We should follow Thomas Jefferson's philosophy and throw out all patents, period. You still have copyright and trademark protections, and the best product wins. Patents don't protect anything that deserves to be protected.
post #66 of 85
xxxxx
post #67 of 85
Honestly I wish copyright was more like patent, in at least one respect anyway. Patents last 20 years. Copyright protections can last over 100.
post #68 of 85
Quote:
Originally Posted by Guartho View Post

Honestly I wish copyright was more like patent, in at least one respect anyway. Patents last 20 years. Copyright protections can last over 100.

So if you were to write a book or a song, you would want to stop collecting royalties after only 20 years?
post #69 of 85
These absurd patent suits raise the price of products. Don't think that the cost of Apple's defense of all these mostly ridiculous lawsuits isn't factored into product prices. And when Apple (or any corporation) is sued outside of their own state, they usually have to hire outside counsel. That's very expensive.
post #70 of 85
Quote:
Originally Posted by zoetmb View Post

These absurd patent suits raise the price of products. Don't think that the cost of Apple's defense of all these mostly ridiculous lawsuits isn't factored into product prices. And when Apple (or any corporation) is sued outside of their own state, they usually have to hire outside counsel. That's very expensive.

Yes, at least five Macbook Pros. Baseless patent suits are not expensive to have dismissed.
post #71 of 85
Quote:
Originally Posted by Chris_CA View Post

So if you were to write a book or a song, you would want to stop collecting royalties after only 20 years?

Perhaps 50 is more reasonable. No point in having them last 100+ years though. If you were born today and somehow wrote a book, you'd likely be dead long before the copyright expired.
post #72 of 85
Quote:
Originally Posted by Chris_CA View Post

So if you were to write a book or a song, you would want to stop collecting royalties after only 20 years?

The original concept of copyrights was exactly that - that after collecting for a decent period, the work would fall into the public domain. It was never felt that decendents should benefit financially from a work after the author's death and that even the author should only benefit for a certain time. Why should copyrights be treated differently than patents?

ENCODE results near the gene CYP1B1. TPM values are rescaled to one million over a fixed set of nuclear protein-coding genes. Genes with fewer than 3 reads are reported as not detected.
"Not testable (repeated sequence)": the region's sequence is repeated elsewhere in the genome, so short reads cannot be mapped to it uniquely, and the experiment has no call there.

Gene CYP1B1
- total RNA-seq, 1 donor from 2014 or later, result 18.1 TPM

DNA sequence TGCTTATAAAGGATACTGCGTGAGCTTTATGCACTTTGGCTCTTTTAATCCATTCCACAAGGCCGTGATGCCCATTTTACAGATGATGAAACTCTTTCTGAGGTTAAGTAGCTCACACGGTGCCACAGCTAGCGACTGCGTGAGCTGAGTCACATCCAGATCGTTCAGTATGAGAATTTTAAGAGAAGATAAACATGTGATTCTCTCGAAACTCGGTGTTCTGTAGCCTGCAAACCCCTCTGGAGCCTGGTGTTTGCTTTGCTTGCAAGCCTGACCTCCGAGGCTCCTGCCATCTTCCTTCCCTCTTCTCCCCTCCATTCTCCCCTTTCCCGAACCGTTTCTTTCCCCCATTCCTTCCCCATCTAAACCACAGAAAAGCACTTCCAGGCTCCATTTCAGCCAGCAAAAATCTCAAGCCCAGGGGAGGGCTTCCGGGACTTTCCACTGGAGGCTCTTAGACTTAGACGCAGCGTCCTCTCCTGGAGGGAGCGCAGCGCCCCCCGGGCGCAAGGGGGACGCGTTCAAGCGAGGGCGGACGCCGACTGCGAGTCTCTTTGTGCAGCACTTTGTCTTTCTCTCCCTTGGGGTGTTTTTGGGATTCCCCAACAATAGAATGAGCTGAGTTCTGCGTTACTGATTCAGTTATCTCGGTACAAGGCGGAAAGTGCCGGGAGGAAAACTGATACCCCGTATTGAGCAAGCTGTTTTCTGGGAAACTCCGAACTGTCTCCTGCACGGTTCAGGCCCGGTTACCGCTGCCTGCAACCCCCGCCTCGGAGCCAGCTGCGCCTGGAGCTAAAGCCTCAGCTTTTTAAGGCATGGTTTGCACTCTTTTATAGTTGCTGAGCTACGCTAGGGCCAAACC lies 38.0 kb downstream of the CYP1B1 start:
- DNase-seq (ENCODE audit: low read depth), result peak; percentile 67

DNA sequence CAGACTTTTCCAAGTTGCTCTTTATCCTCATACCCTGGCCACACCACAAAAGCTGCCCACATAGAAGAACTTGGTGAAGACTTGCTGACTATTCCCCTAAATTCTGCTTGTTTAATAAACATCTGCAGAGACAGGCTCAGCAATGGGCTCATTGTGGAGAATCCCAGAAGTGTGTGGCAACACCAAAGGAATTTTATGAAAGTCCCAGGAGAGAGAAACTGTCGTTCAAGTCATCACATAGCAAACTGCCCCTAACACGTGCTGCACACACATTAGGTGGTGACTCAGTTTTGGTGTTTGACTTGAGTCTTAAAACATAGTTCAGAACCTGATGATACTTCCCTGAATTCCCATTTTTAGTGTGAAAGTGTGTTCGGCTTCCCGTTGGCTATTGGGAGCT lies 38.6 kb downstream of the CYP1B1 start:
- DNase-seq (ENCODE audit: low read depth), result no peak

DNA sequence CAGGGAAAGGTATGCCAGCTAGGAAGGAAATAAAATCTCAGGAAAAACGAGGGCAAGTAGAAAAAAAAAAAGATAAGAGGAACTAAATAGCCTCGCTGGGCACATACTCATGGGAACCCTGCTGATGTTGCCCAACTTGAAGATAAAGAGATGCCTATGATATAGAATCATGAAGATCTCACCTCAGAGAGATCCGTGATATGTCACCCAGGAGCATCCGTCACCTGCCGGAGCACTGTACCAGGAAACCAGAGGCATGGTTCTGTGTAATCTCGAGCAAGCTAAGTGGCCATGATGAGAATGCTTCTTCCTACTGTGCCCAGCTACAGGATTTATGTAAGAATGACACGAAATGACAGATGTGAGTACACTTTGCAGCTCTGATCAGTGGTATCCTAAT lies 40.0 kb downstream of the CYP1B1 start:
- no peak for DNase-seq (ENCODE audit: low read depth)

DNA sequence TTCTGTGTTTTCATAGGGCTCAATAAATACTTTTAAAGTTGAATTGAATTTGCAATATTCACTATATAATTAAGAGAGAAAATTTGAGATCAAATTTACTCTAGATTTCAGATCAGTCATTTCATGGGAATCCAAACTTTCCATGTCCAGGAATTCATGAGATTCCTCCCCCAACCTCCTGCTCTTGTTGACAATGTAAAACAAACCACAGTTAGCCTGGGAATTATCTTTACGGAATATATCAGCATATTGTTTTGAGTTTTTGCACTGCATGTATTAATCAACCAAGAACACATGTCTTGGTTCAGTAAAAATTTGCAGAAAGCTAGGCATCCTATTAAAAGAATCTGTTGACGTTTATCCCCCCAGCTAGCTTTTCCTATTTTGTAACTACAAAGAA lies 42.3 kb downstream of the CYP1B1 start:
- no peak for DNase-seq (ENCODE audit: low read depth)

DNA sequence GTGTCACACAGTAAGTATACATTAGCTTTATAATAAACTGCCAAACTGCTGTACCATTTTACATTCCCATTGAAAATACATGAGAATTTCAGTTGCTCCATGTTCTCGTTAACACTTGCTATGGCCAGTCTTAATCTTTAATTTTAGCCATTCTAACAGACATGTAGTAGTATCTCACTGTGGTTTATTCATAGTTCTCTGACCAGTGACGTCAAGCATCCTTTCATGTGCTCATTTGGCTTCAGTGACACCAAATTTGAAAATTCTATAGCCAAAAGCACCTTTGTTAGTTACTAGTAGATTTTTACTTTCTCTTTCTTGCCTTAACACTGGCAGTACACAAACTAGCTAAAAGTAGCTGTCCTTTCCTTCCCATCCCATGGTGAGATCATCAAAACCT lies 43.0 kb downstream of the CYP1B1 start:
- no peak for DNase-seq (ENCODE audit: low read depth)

Congress has seen fit to keep extending the copyright time period so that now, for works first published in the U.S. after 2002, it's life of the author + 70 years for works created by individuals and 95 years from publication or 120 years from creation, whichever expires first, for works that have corporate authorship. One of the reasons the last extension took place was because of lobbying by Disney because they claimed Mickey Mouse was going to fall into the public domain. Actually, that wasn't true - only the first Mickey Mouse cartoon, Steamboat Willie, was going to fall into the public domain. It's questionable whether if Steamboat Willie fell into the public domain whether that meant that others could create Mickey Mouse cartoons.

One can argue the benefits or disadvantages of this both ways. On one hand, life expectancy has increased, so the 20 years was probably too short by modern standards. Also, the original intention was to increase distribution of the work by placing it in the public domain, but sometimes the opposite happens: since anyone can then publish the work, a given publisher may choose not to publish the work because if it's popular, another publisher can come in and grab the market. As just one small example, the early works of Edgar Rice Burroughs are now in the public domain, but there's only one or two publishers who bother to publish these classics, because if any were to become popular (let's say if there was a new Tarzan movie or TV series), another publisher could jump in and publish the same title and take away the market. This happened in the 1960's when Ballantine published "authorized" versions of Burroughs' works and Ace paperbacks published competing editions of anything that had fallen into the public domain.